This one is embarrassing. I should know better. In fact, I do know better. It’s just that from afar this small branch of Burgundy plum didn’t look like it had an overwhelming amount of fruit on it. Only once I looked closely did I see that the branch had broken:
And then I lifted it up only to discover that the branch was three times as long as I’d thought and was carrying five times as much fruit as I had seen from afar. The branch had been weighed down by all of the fruit that I hadn’t seen and was hiding it behind and under another branch. This is what I saw every time I walked by:
I immediately stripped all of the fruit off the branch in the hope that it wouldn’t die. Turns out that this little branch of a finger nail’s diameter was carrying these 59 plums:
It’s a wonder the branch hadn’t snapped off entirely.
This is a special, singular branch. The tree from a few steps back actually looks like this:
It’s a Dapple Dandy pluot tree that I’d grafted that one little branch from my mom’s Burgundy plum onto. It’s the only branch of Burgundy plum I have, and Burgundy plums are not only wonderful tasting fruit, but the Burgundy’s blossoms are needed to pollenize the Dapple Dandy. Maybe the branch will survive and bloom next year to do its pollenization work, and this winter I’ll try to graft a new Burgundy branch onto the tree elsewhere.
The lesson in this for me is not that I should thin my fruit — I already knew that. And I had already done a round of thinning fruit on this tree. The lesson is to get into trees and lift branches and make sure you really know what each branch is carrying so you can thin the fruit properly.
Stage two: Well, I better get in there and lift branches on the rest of the Dapple Dandy pluot tree. Maybe some of those are hiding fruit I haven’t noticed.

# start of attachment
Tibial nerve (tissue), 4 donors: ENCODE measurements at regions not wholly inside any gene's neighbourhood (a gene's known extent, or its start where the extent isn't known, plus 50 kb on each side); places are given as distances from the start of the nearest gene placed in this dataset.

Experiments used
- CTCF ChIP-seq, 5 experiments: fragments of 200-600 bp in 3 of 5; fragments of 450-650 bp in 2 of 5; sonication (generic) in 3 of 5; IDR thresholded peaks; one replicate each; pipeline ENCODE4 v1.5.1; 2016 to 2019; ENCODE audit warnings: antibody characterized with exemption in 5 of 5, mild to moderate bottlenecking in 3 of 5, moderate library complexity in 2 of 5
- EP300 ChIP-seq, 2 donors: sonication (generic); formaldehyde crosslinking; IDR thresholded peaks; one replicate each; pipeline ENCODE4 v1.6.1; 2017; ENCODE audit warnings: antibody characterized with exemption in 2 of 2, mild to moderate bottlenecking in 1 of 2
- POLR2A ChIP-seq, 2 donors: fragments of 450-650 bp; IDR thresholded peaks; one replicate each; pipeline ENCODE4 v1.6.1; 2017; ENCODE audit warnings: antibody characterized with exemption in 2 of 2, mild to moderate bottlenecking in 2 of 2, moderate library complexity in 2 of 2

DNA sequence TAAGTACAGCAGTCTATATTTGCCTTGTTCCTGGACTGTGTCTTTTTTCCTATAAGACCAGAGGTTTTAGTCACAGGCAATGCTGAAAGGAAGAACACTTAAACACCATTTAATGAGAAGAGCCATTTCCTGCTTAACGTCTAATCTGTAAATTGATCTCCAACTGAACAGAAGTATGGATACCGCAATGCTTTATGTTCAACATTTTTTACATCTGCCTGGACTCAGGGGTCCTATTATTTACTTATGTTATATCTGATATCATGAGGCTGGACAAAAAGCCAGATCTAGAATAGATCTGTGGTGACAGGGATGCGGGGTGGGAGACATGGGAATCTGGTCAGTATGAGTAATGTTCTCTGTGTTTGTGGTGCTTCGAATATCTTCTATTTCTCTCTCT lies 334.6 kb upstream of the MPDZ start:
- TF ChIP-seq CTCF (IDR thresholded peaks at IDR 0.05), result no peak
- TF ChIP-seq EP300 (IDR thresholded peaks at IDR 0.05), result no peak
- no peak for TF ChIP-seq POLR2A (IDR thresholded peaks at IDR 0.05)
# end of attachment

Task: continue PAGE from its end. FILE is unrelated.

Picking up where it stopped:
My goodness, were they ever! Here’s how many I removed from the Dapple Dandy branches:
Better late than never? No pluot branches had broken. That’s the good news today.
Thinning fruit generally
How much fruit should you thin? It depends on the type of tree and your preference for fruit size. For large fruits that often grow on thin branches, like peaches, it’s good to thin more. For small fruits that often grow on thick branches, like apricots, it’s not as necessary to thin as much. My guiding principles is: Remove enough fruit such that a branch will not break or bend down from the weight of the fruit so much that the fruit or branch will get sunburned. I personally don’t thin fruit aiming to get the fruit on the tree to grow as large as possible — a goal for some people. For one, I’ve never noticed that such a practice actually works. But also, I don’t like giant peaches or apples or any other kind of fruit. I prefer small fruit, because if I want more I’ll pick another one.
Here is a good and short video from Tom Spellman at Dave Wilson Nursery showing him thinning a Burgundy plum and talking about a few thinning principles. Skip to about 2:45 into the video to see the Burgundy plum.
And when you do your thinning, make sure to stick your head inside the tree and lift branches and find out for sure how much each branch is carrying, Greg!
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